Goose guides have confirmed that the cold weather has pushed unprecedented numbers of pink-footed geese on to the Solway Firth.
It is believed that the birds are moving away from roosts in the north-west of Scotland where fields are covered in snow.
Solway goose guide David Campbell described the number of geese as ?abnormal?, and said that the weather had ?pushed really big numbers of pinks into the area.?
?We haven’t had it as bad as up north and on the east coast,? he said.
?Normally at this time of year, geese are pushed down by the colder weather up north, but because of this extreme weather, we?ve seen even more this time. Up until last week we didn?t have much snow here, perhaps only 1in, so the geese were getting through to the grass okay. We had 1.1/2in recently though, so I think they?ll struggle now.?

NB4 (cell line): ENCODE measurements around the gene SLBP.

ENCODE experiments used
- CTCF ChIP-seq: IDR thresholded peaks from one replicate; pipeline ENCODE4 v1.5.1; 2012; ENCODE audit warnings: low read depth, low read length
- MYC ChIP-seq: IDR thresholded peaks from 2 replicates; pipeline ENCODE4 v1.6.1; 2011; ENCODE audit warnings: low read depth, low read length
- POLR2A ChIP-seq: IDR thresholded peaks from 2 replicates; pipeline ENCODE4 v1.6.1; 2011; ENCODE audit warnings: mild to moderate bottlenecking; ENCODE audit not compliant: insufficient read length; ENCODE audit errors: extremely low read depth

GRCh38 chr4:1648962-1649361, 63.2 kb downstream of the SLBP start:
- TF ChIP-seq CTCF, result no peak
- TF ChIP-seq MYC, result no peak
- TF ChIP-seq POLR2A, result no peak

Shooters have been asked to exercise voluntary restraint, and Mr Campbell said: ?We?re still going out, but we?re only taking ones and twos. If you?re on the foreshore, 90% of the birds are still too high, anyway. We went out yesterday and got one each. By and large, most people haven?t been going overboard by any means.?
The Wildfowl & Wetlands Trust recorded at least 42,500 pinkfeet coming off roosts off Caerlaverock last week.
A spokesman said: ?It?s likely they?ve come west from the Moray Firth, Vane Farm and Slamannan Plateau, as the snow has covered over the fields, making it impossible for them to feed.?